Discover Kalle Mattson on Bandcamp
Kathryn Calder (The New Pornographers) and Mark Andrew Hamilton (Woodpigeon) are no strangers to the Ho! Ho! Ho! Canada series, so we were delighted when they came forward with a special version of "Shorter Days" from this years Frontperson debut album Frontrunner.
While the album version of "Shorter Days" feels very big and atmospheric, with soothing synth lines and percussion, this Winter version takes everything back to the bare minimum: two voices and a lightly picked acoustic guitar. Stripped of the atmospherics and production, the song has an added sense of intimacy, and shines a light on the thing that makes Frontperson such a fascinating proposition: the interplay between Calder and Hamilton’s vocals.
2018 has been a memorable one for both Megan Nash and Bears in Hazenmore. Nash spendit much of the year on the road in Canada and Europe in support of 2017’s Seeker, a record she recorded with Bears as her backing band, a collaboration that took her roots rooted songwriting to a different sonic space entirely. While Nash hit the road mostly solo, Bears in Hazenmore released Atlas, touring the record from coast to coast. By the end of the year the two were together again, both nominated for Alternative Artist of the Year at the Saskatchewan Music Awards, and also in the studio to record this track, which Nash assures us is on a “cold northern experience” theme. The session went so well, Nash informs us there could well be further joint releases in the pipeline in 2019.
October saw the release of Sad & Easy, the debut solo record of Wake Owl’s Colyn Cameron. Having spent close to ten years travelling with the band, and restlessly moving from place to place, Cameron has put down roots in Los Angeles. With a place to call home, and with his wanderlust sated, Cameron gave himself the time and space for his songs to work themselves out. The record was self produced and recorded direct to 1/2” tape in his studio apartment, and draws together light psychedelia and early seventies pop melancholy.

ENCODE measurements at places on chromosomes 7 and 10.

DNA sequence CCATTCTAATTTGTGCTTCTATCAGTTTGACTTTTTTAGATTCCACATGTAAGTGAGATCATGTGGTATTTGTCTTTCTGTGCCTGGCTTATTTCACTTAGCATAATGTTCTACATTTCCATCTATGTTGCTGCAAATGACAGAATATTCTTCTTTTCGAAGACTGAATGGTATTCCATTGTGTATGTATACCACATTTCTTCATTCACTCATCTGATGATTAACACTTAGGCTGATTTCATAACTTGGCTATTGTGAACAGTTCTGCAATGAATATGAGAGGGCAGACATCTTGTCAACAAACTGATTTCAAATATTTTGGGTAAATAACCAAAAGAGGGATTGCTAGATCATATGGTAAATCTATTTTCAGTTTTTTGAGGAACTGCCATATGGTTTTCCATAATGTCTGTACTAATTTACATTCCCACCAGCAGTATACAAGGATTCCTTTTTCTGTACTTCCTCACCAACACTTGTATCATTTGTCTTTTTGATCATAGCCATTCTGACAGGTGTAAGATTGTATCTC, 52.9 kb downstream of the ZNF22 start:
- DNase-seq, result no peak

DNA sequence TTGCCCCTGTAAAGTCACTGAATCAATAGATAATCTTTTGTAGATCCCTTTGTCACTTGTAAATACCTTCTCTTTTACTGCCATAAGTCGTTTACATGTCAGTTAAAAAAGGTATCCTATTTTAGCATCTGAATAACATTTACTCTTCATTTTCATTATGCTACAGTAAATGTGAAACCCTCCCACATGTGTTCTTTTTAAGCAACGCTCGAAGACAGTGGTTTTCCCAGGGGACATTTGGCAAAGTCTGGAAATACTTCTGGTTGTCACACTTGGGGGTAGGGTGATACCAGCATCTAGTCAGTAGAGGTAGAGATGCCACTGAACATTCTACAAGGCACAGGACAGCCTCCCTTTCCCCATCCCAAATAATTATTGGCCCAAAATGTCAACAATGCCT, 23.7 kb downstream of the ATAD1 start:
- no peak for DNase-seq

“The myth I’m referring to is the myth of both someones escapisms and also the general holiday season. I don’t personally invest to much in the regularities of this time of year, but its fun to think about how things could be if I did, and what kind of feelings this could create. I suppose sometimes there is even more distance and loneliness this time of year. Its a 70s am radio ballad, forgotten & at the end of a playlist someone might be using to evoke the feelings of Christmas Eve.”
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Late King Daisy is the new project from Artur Dyjecinski. In the years since his last release The Valley of Yesiree, Dyjecinski has been focused on creating his new project, stockpiling songs and developing his craft for an album to be released in 2019. In a sense, over the time, the songs have come to take on an identity of their own, Dyjecinski explains. “I feel it deserves it’s own identity moving forward. The name feels like me rather than a character that I inhabit, yet allows for an important separation and development."